Windows Server 2016: Assigning Permissions to Folders & Files

Lesson Transcript
Instructor: Conor O'Nolan

Conor has a masters in electronic arts. He's been programming since 1981 and created games, apps and websites.

Windows Server 2016 has permissions at share level and NTFS or file system level. By using both techniques, we can guarantee strong security in the company. This lesson will explain the permissions of architecture and their assigning methods. Updated: 04/10/2022

Windows Server 2016 Permissions

Windows Server 2016 has permission at share level and file system level, otherwise known as NTFS. Let's take a look at them one by one as we move through this lesson. Traditionally, Windows systems provided access permissions based on share permissions. They manage user access to shared folders on a network, but not for files locally on the machine or local users. Share permissions apply to all sub-folders and files within a folder. With this technique, restricting access to specific files is impossible, unless the file is in a folder with its own set of permissions on a shared drive.

Share permissions have three types of share:

  1. Read: This involves viewing files and sub-folders and reading data in those files
  2. Change: This involves users adding and deleting files, sub-folders, or even changing the data
  3. Full Control: This is the default administrators role which allows change to NTFS permissions

NTFS permissions are for the file system used in Windows systems since Windows NT 3.1. Because it's based on the file system, it offers granular control of who can access the file. As a consequence, it requires more administration or operational processing compared to share permissions.

NTFS permissions apply to users locally on the machine as well as for the network users. The set of permissions granted to users when they log in to their Windows system and also applies to individuals.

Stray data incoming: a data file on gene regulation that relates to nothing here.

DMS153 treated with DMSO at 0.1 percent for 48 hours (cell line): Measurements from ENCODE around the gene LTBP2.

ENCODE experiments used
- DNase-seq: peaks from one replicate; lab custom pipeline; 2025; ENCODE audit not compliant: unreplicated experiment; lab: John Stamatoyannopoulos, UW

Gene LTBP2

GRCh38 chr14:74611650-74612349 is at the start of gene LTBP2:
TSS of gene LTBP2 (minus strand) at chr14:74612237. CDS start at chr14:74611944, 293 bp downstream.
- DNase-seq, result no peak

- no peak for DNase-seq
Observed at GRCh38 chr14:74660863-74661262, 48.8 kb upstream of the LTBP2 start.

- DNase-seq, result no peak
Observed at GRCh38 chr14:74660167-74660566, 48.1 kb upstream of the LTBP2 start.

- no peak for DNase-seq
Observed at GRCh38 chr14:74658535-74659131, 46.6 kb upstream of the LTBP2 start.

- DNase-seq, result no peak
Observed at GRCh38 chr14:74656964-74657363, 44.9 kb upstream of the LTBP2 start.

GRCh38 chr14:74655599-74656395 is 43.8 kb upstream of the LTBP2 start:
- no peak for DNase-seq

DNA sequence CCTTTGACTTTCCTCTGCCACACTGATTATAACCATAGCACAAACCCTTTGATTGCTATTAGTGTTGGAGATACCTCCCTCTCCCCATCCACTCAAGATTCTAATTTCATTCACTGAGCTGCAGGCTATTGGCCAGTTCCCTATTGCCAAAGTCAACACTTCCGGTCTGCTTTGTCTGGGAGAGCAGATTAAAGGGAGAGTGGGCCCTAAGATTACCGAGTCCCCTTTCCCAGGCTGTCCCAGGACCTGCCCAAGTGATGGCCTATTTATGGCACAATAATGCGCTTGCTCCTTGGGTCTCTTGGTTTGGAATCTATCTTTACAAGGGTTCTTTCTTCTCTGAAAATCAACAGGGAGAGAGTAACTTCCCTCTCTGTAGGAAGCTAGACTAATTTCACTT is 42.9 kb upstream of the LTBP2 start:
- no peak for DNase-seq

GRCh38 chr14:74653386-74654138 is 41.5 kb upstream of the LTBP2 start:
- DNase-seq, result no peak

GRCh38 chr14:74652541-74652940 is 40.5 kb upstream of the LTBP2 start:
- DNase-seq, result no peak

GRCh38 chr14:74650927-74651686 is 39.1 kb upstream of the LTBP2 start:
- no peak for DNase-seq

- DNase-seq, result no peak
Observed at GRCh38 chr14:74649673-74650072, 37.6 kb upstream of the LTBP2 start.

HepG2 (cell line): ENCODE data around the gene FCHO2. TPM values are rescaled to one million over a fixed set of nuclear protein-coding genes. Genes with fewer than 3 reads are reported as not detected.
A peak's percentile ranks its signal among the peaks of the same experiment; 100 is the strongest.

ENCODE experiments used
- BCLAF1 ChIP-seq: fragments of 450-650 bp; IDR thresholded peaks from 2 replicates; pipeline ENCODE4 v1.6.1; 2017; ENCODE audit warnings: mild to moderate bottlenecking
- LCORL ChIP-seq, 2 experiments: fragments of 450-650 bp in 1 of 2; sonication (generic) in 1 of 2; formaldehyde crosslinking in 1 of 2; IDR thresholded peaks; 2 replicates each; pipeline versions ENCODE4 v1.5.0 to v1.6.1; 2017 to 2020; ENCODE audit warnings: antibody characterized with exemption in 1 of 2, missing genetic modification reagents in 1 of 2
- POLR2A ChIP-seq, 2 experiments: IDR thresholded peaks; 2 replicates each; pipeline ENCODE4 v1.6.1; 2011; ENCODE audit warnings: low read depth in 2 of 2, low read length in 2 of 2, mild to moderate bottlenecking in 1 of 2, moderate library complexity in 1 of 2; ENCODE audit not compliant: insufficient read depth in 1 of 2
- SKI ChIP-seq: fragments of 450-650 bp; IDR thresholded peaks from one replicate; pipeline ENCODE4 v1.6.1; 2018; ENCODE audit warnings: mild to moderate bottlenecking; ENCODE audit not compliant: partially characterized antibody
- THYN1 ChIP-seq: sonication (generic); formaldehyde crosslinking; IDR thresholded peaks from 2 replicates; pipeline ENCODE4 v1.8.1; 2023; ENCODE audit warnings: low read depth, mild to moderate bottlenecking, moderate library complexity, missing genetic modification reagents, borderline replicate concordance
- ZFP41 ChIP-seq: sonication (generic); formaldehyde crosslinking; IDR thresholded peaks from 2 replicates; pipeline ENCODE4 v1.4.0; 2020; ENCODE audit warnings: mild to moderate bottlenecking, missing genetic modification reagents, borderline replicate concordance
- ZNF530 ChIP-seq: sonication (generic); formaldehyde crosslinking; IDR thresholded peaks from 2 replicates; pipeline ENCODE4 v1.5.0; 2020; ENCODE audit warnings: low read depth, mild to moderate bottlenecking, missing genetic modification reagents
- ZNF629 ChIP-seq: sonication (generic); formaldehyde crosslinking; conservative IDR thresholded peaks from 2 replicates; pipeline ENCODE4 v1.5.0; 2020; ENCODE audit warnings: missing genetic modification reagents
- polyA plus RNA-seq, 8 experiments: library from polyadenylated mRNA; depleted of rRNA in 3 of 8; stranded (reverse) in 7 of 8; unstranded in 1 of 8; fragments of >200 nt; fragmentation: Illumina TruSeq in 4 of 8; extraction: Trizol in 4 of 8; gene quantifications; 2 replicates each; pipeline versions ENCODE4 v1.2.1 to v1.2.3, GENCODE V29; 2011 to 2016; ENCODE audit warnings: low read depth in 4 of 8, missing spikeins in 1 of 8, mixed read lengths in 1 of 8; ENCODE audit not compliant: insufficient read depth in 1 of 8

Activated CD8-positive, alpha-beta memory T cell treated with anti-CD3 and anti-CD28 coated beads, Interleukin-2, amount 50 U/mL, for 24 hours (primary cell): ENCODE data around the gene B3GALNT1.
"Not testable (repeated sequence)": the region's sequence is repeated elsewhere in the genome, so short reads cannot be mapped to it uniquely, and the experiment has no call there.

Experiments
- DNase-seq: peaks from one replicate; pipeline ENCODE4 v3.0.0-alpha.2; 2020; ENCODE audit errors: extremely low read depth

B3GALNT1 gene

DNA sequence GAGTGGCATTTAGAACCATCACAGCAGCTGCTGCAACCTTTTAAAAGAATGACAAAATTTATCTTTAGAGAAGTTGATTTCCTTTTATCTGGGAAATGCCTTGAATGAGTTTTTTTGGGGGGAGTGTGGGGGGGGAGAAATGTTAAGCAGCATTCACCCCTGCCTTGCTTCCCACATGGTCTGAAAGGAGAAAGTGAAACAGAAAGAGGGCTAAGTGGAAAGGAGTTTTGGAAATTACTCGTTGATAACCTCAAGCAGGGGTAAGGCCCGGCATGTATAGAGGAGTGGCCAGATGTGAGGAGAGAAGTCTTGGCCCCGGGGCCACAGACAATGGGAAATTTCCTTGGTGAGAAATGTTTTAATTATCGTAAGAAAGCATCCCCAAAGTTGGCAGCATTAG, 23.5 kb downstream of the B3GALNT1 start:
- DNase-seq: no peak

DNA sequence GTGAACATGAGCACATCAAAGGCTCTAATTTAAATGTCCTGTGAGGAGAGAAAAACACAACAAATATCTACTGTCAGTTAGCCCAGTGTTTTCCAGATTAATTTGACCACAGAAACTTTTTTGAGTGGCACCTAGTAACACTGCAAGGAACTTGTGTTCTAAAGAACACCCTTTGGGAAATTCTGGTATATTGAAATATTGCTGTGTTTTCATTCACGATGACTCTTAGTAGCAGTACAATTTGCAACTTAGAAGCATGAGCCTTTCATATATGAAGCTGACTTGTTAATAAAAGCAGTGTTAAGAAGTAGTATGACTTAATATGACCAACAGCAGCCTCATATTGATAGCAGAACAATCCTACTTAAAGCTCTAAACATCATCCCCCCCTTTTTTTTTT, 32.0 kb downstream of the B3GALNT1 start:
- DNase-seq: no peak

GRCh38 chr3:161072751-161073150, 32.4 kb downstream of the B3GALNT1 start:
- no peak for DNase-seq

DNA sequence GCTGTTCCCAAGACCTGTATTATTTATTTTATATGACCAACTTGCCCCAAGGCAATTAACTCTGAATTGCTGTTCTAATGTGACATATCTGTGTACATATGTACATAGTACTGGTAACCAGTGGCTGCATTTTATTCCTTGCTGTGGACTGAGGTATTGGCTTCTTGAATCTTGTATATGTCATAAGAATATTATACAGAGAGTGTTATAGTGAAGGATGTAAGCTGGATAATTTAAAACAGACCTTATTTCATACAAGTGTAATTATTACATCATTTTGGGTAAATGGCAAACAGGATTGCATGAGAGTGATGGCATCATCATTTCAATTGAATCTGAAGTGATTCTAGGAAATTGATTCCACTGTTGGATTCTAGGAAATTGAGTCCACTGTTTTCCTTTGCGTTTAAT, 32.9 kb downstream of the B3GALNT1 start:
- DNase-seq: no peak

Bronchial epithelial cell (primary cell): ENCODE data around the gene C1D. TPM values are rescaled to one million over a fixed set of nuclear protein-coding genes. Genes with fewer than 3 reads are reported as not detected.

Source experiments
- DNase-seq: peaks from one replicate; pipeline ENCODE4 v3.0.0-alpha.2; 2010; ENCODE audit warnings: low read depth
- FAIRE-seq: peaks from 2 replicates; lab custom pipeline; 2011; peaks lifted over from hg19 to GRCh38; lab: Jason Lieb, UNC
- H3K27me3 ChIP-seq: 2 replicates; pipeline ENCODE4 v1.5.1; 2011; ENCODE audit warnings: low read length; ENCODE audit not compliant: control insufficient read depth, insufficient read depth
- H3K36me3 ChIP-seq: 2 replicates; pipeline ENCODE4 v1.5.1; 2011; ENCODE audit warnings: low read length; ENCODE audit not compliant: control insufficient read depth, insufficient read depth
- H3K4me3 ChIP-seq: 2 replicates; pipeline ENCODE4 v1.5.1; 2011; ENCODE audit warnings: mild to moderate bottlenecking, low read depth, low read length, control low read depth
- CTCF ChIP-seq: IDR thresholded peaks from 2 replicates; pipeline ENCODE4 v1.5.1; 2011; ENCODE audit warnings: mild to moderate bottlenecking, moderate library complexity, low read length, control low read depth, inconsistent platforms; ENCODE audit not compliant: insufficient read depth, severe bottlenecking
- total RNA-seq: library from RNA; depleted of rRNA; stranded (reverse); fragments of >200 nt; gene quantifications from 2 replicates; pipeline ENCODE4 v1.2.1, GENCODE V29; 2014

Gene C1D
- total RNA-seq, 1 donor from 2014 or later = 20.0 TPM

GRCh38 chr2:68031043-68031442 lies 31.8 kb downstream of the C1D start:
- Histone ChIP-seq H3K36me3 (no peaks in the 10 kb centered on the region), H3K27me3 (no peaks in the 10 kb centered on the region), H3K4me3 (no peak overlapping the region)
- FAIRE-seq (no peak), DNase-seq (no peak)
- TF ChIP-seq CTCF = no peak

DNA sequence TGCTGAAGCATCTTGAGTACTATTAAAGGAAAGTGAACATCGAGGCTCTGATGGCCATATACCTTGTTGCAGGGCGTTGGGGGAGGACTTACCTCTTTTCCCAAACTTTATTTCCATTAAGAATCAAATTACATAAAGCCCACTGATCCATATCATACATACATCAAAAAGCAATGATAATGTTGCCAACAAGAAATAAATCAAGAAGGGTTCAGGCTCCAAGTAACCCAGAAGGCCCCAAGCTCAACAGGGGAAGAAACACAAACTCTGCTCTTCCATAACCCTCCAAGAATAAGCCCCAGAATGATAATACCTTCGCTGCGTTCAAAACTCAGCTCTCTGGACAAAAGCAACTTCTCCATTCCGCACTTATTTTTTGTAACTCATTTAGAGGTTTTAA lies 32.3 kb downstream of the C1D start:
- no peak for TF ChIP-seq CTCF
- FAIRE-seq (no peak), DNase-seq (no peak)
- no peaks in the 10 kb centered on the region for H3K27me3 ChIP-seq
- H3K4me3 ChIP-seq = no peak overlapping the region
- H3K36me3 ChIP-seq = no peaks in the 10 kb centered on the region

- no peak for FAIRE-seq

NTFS permissions have five basic types of permission:

  1. Write: This edits a file or adds files in a folder
  2. Read: This views files, folders, and their properties
  3. Read & Execute: This reads files and runs executable scripts
  4. Modify: This views, modifies, adds, and deletes files and their properties
  5. Full Control: This adds, modifies, and deletes folders and files and changes their permissions

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Coming up next: Establishing & Configuring NTFS Permissions in Windows Server 2016

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  • 2:10 Share vs NFTS
  • 3:02 Inheritance
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Share vs NTFS

The two types of permission are not competing in nature; rather, they are complimentary. However, there is scope for confusion when assigning these permissions. For any file or folder, the most restrictive permission is the one that overrides the other. For example, a folder with share permission set to ''Read'' overrides an NTFS permission that was set to ''Modify.''

There are a few other differences to consider:

  1. Drives on FAT and FAT32 systems can use share permissions (although these are less likely to be encountered)
  2. Share permissions allow a restriction on the number of users of a folder, while NTFS doesn't
  3. We can access share permissions in the ''advanced sharing'' under ''permissions'' tab. We configure NTFS permissions under the ''security'' tab of any file or folder properties.


Inheritance, with respect to permissions, means that a folder or directory within a parent folder has the same permissions as the parent folder. This inheritance applies to all the files within sub-folders and nested folders.

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